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Showing: 1-10 results of 2653

This "masterful treatment of one of the most complex periods of American history" (New Republic) made history when it was originally published in 1988. It redefined how Reconstruction was viewed by historians and people everywhere in its chronicling of how Americans -- black and white -- responded to the unprecedented changes unleashed by the war and the end of slavery. This "smart book of enormous strengths" (Boston Globe) has since gone on to become... more...

In The Myth of Presidential Representation, B. Dan Wood evaluates the nature of American presidential representation, examining the strongly embedded belief - held by the country's founders, as well as current American political culture and social science theory - that presidents should represent the community at large. Citizens expect presidents to reflect prevailing public sentiment and compromise in the national interest. Social scientists express... more...

Max Stirner (1806-1856) is recognized in the history of political thought because of his egoist classic The Ego and Its Own. Stirner was a student of Hegel, and a critic of the Young Hegelians and the emerging forms of socialist and communist thought in the 1840s. Max Stirner's Dialectical Egoism: A New Interpretation examines Stirner's thought as a critique of modernity, by which he meant the domination of culture and politics by humanist ideology. In... more...

This widely-used and acclaimed text provides a comprehensive and balanced introduction to the main theoretical perspectives on nationalism. The fully-updated 2nd edition includes expanded coverage of recent theories and debates, more systematic critical assesment of all traditions, and boxes on key thinkers.

In the spring of 1945, as the German army fell in defeat and the world first learned of the unspeakable crimes of the Holocaust, few would have expected that, only half a century later, the Germans would emerge as a prosperous people at the forefront of peaceful European integration. How did the Germans manage to recover from the shattering experience of defeat in World War II and rehabilitate themselves from the shame and horror of the Holocaust? In... more...


 The Public Administration Theory Primer explores how the science and art of public administration is definable, describable, replicable, and cumulative. The authors describe several theories and analytical approaches that contribute to what we know about policy administration and consider which are the most promising, influential, and important—both now and for the future.  The extensively updated second edition includes the latest directions and... more...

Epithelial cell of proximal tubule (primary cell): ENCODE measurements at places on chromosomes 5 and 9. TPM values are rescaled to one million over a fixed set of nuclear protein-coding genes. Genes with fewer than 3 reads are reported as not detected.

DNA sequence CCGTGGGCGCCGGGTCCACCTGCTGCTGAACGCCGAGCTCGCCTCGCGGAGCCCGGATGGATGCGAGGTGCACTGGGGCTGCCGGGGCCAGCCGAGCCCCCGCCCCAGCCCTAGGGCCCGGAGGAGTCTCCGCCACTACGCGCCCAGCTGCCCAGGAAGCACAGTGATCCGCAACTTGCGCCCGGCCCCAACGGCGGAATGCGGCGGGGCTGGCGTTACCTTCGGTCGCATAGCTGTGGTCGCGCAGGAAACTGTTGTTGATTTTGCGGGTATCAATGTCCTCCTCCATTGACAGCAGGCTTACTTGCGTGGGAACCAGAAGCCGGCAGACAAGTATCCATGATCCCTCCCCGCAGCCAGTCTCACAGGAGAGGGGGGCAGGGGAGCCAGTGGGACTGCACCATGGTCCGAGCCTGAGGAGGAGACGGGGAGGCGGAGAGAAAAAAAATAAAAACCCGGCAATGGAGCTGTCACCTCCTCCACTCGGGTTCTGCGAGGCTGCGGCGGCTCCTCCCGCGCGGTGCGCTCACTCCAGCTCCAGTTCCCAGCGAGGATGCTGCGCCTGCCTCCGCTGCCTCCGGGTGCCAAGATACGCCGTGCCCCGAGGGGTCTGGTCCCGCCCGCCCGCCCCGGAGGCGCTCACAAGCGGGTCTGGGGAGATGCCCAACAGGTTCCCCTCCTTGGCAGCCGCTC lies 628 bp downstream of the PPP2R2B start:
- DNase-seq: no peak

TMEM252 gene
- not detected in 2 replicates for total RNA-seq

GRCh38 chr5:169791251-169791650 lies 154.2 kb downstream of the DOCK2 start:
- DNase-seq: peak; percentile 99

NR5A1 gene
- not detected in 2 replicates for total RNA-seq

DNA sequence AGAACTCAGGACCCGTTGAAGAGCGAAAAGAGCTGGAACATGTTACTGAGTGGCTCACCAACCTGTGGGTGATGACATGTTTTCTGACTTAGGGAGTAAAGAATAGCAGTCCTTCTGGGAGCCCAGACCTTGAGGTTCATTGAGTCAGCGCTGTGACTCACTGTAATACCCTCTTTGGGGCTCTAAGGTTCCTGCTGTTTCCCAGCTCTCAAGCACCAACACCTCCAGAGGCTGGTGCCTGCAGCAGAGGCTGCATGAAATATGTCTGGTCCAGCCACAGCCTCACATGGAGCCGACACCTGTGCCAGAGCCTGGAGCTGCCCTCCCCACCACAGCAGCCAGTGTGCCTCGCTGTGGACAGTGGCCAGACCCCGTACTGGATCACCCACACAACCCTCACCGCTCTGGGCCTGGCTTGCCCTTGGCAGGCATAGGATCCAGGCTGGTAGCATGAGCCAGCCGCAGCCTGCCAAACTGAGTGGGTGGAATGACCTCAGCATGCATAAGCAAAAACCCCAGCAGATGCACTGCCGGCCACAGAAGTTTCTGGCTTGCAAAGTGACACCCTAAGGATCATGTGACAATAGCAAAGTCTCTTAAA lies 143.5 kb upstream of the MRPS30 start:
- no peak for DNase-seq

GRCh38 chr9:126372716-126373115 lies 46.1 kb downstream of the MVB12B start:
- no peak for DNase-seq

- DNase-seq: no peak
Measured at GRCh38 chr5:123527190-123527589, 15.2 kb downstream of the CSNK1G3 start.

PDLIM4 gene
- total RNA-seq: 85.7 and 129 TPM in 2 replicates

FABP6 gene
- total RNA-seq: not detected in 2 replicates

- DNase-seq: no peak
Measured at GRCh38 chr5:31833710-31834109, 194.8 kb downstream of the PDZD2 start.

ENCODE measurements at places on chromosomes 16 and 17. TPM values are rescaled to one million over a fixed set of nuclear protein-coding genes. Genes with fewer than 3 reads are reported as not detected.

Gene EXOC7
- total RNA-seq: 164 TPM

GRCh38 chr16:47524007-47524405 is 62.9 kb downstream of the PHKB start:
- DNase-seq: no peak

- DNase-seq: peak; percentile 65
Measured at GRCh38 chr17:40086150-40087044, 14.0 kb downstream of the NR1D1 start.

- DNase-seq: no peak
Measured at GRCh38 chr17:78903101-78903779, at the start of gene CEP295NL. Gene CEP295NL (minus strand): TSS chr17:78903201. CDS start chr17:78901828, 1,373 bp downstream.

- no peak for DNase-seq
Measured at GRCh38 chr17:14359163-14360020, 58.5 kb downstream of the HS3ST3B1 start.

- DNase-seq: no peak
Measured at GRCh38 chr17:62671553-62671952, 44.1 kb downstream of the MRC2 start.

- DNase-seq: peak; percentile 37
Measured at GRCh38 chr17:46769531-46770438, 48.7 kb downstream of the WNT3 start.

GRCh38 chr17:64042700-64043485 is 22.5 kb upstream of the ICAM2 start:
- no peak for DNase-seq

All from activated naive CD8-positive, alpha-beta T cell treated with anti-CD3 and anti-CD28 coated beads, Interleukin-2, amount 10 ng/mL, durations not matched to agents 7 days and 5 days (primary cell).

Voters today often desert a preferred candidate for a more viable second choice to avoid wasting their vote. Likewise, parties to a dispute often find themselves unable to agree on a fair division of contested goods. In Mathematics and Democracy, Steven Brams, a leading authority in the use of mathematics to design decision-making processes, shows how social-choice and game theory could make political and social institutions more democratic. Using... more...

From the French and Indian War in 1754, with Benjamin Franklin's Join or Die cartoon, to the present war in Iraq, propaganda has played a significant role in American history. The Historical Dictionary of American Propaganda provides more than 350 entries, focusing primarily on propaganda created by the U.S. government throughout its existence. Two specialists, one a long-time research librarian at the U.S. Information Agency (the USIA) and the State... more...

An essential resource for anyone interested in U.S. history and politics, this two-volume encyclopedia covers the major forces that have shaped American politics from the founding to today. Broad in scope, the book addresses both the traditional topics of political history--such as eras, institutions, political parties, presidents, and founding documents--and the wider subjects of current scholarship, including military, electoral, and economic events,... more...

In Europe and throughout the world, competence in English is spreading at a speed never achieved by any language in human history. This apparently irresistible growing dominance of English is frequently perceived and sometimes indignantly denounced as being grossly unjust. Linguistic Justice for Europe and for the World starts off arguing that the dissemination of competence in a common lingua franca is a process to be welcomed and accelerated, most... more...